Because of its safety, relative low cost and widespread availability, conventional US is the modality of choice for the initial evaluation of liver resection candidates, and can be used to preclude from surgery patients with diffuse lesions. Following US, in patients eligible for surgery, further CT and/or MRI is usually recommended for surgical planning [5].

Although many series have been published concerning imaging diagnosis in focal liver lesions, mainly with CT and MRI, the optimal imaging staging strategy has not yet been defined, which means that there is no agreement about the best imaging strategy for liver surgical planning.

Intraoperative ultrasound (IOUS) is well established as the best imaging modality for liver lesion depiction and, in some series, is considered the gold standard for liver evaluation [68].

The real place for US in liver staging has not been established. Besides the relevant advantages of US, there are drawbacks related to the operator, patient and equipment. As a result, US examination has a wide range of sensitivity rates according to the published series. Low sensitivity rates are usually related to studies performed previous to state-of-the-art equipment and, there are no recent published series focusing on conventional abdominal US exclusively employed for the evaluation of liver nodules before surgery.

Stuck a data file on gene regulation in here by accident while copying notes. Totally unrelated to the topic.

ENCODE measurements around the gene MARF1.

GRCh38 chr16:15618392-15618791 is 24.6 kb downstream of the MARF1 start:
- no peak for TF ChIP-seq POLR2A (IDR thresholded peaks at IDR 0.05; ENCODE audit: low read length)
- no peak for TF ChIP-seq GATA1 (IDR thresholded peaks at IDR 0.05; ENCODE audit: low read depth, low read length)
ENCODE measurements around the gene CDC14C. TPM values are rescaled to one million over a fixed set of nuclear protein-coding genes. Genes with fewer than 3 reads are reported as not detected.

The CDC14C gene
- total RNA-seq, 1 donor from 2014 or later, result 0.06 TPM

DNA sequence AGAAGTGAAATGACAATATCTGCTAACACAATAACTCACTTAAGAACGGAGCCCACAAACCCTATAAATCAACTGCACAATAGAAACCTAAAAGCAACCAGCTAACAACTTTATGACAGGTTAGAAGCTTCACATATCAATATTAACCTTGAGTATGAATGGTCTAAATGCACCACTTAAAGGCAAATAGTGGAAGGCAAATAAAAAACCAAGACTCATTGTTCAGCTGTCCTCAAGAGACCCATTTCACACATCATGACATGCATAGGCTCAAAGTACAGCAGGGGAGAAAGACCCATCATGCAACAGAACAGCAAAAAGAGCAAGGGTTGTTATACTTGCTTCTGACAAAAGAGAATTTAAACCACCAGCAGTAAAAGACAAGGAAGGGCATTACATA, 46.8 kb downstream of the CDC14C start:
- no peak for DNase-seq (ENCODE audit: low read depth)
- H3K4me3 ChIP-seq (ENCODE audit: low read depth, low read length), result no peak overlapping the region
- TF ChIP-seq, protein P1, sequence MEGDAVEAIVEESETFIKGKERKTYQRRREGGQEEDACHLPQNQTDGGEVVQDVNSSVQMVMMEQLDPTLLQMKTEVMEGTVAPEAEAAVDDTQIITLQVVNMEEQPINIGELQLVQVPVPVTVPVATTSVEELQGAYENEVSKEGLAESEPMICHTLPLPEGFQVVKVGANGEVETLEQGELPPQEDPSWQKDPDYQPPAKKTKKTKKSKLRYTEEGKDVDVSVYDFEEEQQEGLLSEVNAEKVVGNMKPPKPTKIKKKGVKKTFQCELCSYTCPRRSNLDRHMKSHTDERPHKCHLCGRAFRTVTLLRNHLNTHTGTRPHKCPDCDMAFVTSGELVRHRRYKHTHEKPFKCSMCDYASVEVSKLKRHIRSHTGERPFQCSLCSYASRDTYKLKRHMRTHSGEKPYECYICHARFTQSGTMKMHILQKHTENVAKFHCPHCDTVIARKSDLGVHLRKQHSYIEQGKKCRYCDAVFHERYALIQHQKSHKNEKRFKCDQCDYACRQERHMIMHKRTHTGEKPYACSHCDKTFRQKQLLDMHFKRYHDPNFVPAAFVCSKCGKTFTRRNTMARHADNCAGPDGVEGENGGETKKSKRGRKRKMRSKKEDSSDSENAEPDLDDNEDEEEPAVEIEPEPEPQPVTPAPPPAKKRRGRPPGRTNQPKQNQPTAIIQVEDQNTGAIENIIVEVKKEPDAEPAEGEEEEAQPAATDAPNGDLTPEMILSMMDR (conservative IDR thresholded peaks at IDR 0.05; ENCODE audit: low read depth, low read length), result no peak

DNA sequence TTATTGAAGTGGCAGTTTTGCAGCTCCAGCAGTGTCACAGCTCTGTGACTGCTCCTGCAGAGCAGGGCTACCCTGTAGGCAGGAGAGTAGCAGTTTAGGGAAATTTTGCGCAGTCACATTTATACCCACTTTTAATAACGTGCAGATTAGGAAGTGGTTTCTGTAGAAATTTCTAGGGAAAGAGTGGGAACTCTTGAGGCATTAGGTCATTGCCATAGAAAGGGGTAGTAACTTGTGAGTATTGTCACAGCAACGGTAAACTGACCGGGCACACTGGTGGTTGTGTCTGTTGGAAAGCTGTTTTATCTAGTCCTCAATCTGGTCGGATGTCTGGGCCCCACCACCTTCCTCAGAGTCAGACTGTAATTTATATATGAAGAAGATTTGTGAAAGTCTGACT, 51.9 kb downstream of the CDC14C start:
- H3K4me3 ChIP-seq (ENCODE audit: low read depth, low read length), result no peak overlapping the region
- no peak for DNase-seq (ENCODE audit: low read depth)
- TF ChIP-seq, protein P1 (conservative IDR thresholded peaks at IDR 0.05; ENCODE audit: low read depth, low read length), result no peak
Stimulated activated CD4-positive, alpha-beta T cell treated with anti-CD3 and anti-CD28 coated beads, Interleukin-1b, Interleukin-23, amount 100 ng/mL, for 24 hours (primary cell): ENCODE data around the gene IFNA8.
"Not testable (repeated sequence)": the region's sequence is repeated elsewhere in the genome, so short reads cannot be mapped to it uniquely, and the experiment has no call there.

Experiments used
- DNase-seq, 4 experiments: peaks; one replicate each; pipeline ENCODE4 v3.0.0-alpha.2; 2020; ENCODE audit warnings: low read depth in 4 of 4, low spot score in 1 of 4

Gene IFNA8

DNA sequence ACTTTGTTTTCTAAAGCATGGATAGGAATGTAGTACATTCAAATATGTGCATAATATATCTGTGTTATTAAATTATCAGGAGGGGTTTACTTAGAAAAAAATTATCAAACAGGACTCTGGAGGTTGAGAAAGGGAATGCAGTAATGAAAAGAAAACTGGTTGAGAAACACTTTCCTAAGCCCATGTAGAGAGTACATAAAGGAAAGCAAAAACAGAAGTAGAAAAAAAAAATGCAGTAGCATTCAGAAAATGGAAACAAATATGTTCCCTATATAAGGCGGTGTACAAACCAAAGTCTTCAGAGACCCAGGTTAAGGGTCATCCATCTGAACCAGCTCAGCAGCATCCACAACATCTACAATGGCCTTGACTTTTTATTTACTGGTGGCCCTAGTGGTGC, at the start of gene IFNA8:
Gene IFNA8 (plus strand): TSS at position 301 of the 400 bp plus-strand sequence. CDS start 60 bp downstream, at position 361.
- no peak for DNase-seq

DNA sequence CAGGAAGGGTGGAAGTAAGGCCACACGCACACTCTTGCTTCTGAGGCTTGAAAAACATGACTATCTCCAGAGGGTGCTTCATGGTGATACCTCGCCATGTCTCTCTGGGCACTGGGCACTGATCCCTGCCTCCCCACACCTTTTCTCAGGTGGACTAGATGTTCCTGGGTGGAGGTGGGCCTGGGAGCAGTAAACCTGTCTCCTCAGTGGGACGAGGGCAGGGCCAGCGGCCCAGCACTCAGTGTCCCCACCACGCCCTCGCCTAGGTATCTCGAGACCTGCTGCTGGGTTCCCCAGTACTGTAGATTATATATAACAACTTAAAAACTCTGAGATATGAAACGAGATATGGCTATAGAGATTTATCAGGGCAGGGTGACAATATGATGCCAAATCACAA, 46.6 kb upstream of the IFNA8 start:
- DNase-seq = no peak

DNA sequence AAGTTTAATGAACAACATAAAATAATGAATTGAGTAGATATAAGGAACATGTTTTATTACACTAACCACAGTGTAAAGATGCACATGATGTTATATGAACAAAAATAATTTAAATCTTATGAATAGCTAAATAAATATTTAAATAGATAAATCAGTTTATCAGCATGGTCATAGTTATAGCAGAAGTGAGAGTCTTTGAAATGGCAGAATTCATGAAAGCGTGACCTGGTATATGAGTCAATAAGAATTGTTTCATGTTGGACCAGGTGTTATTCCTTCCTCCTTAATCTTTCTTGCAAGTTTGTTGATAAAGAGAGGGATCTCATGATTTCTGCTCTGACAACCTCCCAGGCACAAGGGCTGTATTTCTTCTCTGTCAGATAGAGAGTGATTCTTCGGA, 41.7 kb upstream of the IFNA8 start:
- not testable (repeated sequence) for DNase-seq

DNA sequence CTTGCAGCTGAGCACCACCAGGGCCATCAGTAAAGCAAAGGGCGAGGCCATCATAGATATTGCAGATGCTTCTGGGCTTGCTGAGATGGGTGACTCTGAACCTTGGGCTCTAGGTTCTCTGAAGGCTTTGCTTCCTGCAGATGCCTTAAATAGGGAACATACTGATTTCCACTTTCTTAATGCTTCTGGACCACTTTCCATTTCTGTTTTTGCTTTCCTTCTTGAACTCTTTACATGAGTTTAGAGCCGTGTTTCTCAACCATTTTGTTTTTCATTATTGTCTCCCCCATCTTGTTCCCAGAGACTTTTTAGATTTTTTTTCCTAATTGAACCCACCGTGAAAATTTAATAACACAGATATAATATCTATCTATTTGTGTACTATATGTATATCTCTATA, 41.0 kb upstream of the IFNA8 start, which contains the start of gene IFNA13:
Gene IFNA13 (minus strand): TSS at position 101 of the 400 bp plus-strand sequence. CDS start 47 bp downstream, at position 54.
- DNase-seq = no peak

This study seeks to determine whether US examination made exclusively for liver evaluation, using modern equipment and operated by experienced radiologists, may contribute to liver staging before hepatic resection. In order to answer this question, the purpose of the study was to evaluate the efficacy of conventional preoperative abdominal US in detecting liver lesions, and the impact of US findings on surgical management.